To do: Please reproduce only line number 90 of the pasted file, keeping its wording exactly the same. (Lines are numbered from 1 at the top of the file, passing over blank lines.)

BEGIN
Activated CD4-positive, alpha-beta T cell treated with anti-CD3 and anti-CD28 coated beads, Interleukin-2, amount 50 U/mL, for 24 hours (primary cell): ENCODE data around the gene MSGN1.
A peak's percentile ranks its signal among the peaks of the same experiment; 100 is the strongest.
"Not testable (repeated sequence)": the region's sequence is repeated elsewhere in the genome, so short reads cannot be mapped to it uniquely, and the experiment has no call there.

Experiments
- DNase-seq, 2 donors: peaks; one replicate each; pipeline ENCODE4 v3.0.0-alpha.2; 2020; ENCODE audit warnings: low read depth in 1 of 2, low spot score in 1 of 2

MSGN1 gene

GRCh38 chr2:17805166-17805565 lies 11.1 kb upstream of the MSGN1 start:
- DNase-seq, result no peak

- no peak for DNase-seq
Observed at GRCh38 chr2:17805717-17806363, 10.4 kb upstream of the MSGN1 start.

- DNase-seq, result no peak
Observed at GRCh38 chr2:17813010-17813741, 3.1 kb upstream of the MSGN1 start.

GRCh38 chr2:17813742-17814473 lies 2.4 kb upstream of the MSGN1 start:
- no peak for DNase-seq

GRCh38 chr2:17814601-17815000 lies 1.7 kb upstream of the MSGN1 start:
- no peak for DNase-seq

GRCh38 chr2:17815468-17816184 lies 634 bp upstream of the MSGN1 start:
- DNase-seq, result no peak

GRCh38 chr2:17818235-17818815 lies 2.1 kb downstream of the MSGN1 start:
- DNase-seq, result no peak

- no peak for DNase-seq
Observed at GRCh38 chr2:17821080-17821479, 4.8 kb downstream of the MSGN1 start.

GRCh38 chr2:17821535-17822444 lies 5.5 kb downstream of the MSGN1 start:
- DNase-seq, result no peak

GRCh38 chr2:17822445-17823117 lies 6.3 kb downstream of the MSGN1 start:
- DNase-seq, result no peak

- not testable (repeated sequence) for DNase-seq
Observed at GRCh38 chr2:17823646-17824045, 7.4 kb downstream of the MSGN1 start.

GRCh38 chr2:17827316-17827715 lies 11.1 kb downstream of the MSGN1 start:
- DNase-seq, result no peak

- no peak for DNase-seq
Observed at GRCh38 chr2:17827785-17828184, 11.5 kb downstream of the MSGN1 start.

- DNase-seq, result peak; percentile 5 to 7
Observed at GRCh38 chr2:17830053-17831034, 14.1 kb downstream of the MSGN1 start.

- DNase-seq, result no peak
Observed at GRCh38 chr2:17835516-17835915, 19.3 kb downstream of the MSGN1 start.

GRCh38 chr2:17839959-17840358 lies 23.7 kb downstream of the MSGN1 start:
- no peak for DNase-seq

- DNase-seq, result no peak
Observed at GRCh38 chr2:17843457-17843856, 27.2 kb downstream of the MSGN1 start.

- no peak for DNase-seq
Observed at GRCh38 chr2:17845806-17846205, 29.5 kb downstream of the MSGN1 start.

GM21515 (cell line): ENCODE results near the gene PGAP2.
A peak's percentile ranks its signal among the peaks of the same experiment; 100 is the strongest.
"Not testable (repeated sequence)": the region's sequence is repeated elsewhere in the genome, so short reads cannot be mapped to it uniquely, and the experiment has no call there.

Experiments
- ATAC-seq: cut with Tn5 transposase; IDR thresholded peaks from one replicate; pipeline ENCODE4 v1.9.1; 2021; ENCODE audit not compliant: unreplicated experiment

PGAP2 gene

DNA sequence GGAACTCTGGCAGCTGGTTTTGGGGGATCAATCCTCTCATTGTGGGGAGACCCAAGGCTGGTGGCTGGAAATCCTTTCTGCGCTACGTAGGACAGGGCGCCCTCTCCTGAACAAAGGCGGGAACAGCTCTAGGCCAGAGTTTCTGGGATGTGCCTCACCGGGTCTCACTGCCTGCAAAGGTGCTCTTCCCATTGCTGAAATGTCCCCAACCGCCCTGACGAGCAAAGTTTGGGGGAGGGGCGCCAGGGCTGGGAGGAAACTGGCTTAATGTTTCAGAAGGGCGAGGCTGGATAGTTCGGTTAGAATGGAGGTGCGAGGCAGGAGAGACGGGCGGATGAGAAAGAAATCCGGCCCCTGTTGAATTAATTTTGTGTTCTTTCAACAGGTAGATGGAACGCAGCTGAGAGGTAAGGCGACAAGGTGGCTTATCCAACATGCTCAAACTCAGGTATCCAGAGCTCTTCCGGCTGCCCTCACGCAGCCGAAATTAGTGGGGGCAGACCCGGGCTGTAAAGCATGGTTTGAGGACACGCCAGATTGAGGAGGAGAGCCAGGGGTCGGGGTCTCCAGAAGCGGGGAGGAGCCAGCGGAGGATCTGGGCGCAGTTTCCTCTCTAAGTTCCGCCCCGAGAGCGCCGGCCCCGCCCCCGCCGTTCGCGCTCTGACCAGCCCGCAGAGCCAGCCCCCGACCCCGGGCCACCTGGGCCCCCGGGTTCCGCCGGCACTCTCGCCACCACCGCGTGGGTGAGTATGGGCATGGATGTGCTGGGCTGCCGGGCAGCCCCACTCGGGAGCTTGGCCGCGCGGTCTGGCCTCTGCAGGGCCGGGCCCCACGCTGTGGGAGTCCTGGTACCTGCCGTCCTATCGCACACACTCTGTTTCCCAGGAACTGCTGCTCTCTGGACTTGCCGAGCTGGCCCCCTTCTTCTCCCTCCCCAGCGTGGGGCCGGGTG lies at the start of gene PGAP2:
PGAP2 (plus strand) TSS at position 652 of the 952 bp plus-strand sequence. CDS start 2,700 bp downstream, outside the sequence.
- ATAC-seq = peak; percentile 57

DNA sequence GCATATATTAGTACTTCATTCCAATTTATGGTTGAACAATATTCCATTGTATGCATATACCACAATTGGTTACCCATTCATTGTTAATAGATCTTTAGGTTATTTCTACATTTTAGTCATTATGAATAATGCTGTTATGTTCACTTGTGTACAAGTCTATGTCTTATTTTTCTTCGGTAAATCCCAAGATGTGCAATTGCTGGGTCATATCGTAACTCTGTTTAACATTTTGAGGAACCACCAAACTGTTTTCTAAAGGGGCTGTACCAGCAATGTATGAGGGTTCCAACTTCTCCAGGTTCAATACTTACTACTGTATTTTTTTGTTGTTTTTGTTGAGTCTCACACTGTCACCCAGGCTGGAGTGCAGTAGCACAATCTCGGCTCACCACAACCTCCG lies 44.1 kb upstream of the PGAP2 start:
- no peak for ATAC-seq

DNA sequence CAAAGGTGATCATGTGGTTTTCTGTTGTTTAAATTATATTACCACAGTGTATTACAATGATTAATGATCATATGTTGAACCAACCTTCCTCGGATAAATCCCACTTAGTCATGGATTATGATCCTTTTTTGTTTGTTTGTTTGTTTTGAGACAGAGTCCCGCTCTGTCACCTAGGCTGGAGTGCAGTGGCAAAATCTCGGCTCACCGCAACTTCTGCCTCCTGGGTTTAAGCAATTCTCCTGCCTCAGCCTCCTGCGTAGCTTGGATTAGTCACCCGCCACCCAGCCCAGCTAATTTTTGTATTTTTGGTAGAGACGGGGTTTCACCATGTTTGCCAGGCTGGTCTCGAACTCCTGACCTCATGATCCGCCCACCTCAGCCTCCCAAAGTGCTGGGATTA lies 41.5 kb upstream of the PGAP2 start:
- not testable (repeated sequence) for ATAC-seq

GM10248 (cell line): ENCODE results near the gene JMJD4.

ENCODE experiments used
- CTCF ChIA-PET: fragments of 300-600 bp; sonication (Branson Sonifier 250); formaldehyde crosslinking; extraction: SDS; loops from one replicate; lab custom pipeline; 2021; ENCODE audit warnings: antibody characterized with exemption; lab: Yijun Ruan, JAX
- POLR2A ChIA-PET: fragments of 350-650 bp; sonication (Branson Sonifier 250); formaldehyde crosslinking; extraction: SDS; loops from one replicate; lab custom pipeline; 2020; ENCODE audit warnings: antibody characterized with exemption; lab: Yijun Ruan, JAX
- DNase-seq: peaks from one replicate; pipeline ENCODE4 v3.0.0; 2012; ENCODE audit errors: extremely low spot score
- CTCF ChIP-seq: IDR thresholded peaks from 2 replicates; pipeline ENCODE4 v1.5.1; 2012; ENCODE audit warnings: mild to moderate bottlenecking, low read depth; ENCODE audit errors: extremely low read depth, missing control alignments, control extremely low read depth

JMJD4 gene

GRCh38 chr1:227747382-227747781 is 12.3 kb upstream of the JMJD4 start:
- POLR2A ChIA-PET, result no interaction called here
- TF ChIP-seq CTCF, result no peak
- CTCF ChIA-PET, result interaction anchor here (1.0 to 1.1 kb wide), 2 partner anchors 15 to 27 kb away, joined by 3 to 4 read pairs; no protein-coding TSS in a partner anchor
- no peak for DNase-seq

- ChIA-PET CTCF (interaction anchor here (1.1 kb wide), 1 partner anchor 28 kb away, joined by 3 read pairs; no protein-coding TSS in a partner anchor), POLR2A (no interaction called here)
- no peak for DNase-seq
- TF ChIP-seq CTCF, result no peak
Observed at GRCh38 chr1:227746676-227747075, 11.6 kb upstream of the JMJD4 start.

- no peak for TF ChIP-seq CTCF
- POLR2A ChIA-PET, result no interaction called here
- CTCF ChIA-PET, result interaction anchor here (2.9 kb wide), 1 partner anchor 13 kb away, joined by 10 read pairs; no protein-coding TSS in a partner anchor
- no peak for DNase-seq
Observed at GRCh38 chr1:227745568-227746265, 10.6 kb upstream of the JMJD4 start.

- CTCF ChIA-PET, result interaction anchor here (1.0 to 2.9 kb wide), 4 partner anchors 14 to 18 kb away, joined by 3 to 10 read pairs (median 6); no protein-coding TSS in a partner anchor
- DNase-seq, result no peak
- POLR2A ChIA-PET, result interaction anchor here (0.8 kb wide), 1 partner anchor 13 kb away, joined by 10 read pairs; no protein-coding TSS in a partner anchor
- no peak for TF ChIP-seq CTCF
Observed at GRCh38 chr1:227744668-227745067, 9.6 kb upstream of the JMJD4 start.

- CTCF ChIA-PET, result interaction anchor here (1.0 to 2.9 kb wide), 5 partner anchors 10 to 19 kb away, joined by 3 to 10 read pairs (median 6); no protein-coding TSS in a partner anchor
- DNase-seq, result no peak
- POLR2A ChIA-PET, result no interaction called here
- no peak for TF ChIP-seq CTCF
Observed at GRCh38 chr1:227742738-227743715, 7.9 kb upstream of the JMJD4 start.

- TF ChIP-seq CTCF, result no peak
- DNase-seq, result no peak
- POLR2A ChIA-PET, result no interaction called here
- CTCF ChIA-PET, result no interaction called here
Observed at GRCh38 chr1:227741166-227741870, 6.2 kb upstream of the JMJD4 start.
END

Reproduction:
- CTCF ChIA-PET, result no interaction called here